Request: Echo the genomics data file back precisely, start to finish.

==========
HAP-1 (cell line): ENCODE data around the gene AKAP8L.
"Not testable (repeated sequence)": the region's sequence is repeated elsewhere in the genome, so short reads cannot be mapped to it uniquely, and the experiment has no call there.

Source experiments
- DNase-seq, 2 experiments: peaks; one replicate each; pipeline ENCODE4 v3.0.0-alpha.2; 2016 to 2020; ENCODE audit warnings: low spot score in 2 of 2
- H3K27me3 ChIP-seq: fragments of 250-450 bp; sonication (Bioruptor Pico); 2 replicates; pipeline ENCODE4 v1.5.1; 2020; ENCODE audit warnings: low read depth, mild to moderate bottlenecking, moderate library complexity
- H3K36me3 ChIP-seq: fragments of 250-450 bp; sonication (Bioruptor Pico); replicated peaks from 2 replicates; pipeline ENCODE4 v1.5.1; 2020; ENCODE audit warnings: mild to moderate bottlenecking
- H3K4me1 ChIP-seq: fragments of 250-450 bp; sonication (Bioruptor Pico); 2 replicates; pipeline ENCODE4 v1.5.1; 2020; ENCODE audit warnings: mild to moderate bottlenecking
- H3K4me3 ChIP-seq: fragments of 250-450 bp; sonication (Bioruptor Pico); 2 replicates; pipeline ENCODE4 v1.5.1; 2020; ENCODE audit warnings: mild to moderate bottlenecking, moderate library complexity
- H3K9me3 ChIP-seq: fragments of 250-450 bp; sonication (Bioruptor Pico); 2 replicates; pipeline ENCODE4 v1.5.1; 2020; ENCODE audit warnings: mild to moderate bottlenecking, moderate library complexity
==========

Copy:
HAP-1 (cell line): ENCODE data around the gene AKAP8L.
"Not testable (repeated sequence)": the region's sequence is repeated elsewhere in the genome, so short reads cannot be mapped to it uniquely, and the experiment has no call there.

Source experiments
- DNase-seq, 2 experiments: peaks; one replicate each; pipeline ENCODE4 v3.0.0-alpha.2; 2016 to 2020; ENCODE audit warnings: low spot score in 2 of 2
- H3K27me3 ChIP-seq: fragments of 250-450 bp; sonication (Bioruptor Pico); 2 replicates; pipeline ENCODE4 v1.5.1; 2020; ENCODE audit warnings: low read depth, mild to moderate bottlenecking, moderate library complexity
- H3K36me3 ChIP-seq: fragments of 250-450 bp; sonication (Bioruptor Pico); replicated peaks from 2 replicates; pipeline ENCODE4 v1.5.1; 2020; ENCODE audit warnings: mild to moderate bottlenecking
- H3K4me1 ChIP-seq: fragments of 250-450 bp; sonication (Bioruptor Pico); 2 replicates; pipeline ENCODE4 v1.5.1; 2020; ENCODE audit warnings: mild to moderate bottlenecking
- H3K4me3 ChIP-seq: fragments of 250-450 bp; sonication (Bioruptor Pico); 2 replicates; pipeline ENCODE4 v1.5.1; 2020; ENCODE audit warnings: mild to moderate bottlenecking, moderate library complexity
- H3K9me3 ChIP-seq: fragments of 250-450 bp; sonication (Bioruptor Pico); 2 replicates; pipeline ENCODE4 v1.5.1; 2020; ENCODE audit warnings: mild to moderate bottlenecking, moderate library complexity